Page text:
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4 Sep, 2016 15:12

No red carpet treatment for Obama at G20, China says he never asked

No red carpet treatment for Obama at G20, China says he never asked

Barack Obama’s visit to China, where he is attending the G20 summit, has had a bumpy start, with staircase trouble, a lack of red carpet and bickering over press access descending on him straight upon landing at the airport. But nothing can pull the rug from under the US leader.

"I wouldn't overcrank the significance" of events at the airport, Obama told a news conference in the Chinese city of Hangzhou on Sunday afternoon. 

It all began when Air Force One landed in Hangzhou, southern China, where global leaders are convening for the G20 economic summit. Despite the standard protocol, there was no staircase waiting for the president to exit the plane at the main door. After some reflection, the US leader was forced to use the inner stairs and the tail-gate as an alternative exit.

Next, the red carpet which usually adorns the tarmac in front of the plane when Air Force One is in town was nowhere to be seen. Once again, the president had to suck it up and walk the carpet-less concrete surface.

RT thought perhaps Russian President Vladimir Putin, UK PM Theresa May, South Korean President Park Geun-hye, and Indian PM Narendra Modi – all of whom got to walk along the red carpet – might have used up the entire roll, but Chinese media now report that the carpet was initially not on the president’s ‘rider.’ As stated in the South China Morning Post, the US declined both the red carpet and the staircase.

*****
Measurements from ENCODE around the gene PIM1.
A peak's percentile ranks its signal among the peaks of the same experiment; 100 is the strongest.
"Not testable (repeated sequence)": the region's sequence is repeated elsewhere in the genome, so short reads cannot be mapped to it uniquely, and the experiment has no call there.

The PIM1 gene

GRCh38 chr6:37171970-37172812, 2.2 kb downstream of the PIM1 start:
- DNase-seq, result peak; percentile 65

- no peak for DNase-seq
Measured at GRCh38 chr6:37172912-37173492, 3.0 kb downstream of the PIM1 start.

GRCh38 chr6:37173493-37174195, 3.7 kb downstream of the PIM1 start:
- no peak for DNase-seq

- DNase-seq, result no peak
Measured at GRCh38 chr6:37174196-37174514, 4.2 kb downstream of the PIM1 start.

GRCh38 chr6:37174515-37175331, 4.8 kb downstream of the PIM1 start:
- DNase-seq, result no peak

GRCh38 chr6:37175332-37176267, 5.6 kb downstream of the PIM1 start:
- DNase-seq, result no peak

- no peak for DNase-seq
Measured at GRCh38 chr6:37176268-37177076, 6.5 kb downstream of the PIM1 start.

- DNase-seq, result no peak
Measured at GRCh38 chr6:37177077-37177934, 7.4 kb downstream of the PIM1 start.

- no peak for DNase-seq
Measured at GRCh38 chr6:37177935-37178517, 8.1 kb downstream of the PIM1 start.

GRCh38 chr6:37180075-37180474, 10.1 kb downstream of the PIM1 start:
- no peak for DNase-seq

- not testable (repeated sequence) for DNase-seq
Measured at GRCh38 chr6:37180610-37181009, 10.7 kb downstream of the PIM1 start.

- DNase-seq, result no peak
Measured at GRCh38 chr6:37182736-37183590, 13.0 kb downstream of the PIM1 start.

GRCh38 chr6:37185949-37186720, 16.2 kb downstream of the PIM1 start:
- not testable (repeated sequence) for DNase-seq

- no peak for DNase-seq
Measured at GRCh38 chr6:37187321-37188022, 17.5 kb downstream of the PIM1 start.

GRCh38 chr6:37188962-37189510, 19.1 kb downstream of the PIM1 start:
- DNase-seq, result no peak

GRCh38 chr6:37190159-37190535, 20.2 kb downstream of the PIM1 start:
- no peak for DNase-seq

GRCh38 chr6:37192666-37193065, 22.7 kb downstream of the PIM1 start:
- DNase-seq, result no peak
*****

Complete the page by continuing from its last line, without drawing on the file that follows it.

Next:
“China provides a rolling staircase for every arriving state leader, but the US side complained that the driver doesn’t speak English and can’t understand security instructions from the United States, so China proposed that we could assign a translator to sit beside the driver, but the US side turned down the proposal and insisted that they didn’t need the staircase provided by the airport,” the news outlet reported, citing a Chinese Foreign Ministry official. Yet there is so far no word from the US on whether the red carpet was actually needed or not.

While the unfortunate Obama was walking across the tarmac, a rather unsophisticated shouting match broke out between a presidential press aide and a Chinese official, as captured in the video above. The man demanded that the journalists, who wanted to capture Obama’s arrival, not come anywhere near the president. When the aide remarked that it was customary for US journalists to accompany the American leader upon arrival to a foreign destination and film the proceedings, the Chinese official appeared to get rather worked up, shouting “This is our country! This is our airport!”

What’s more, the same Chinese official had attempted to drive Susan Rice, the president’s national security adviser, away from Obama, not letting her near the president until a Secret Service agent stepped in. Reflecting on the incident, Rice told journalists she had not anticipated such treatment from the Chinese.

Obama himself kept his cool when commenting on the hapless series of events, appearing not to be perturbed in the slightest.

READ MORE: G20 summit kicks off in China

The US leader said it was not the first time something like that had happened, as hosting global events such as the G20 can be tricky. He added that he doesn't think small disputes over things such as media access point to a rift between the US and China, stating that there are always tensions when the White House negotiates how much access the US press get to the president while he’s traveling overseas.

However, Obama – for whom this trip to Asia is his last as US leader – also stressed he will not apologize for US journalists and their attempts to be next to their president, saying: “we don't leave our values and our ideals behind when we take those trips.”

China has taken extensive security measures for the G20 summit. On Saturday, a number of shops in Hangzhou closed down for the event and many roads were deserted, Reuters reported – something rather unusual for the busy southern city with 9 million residents.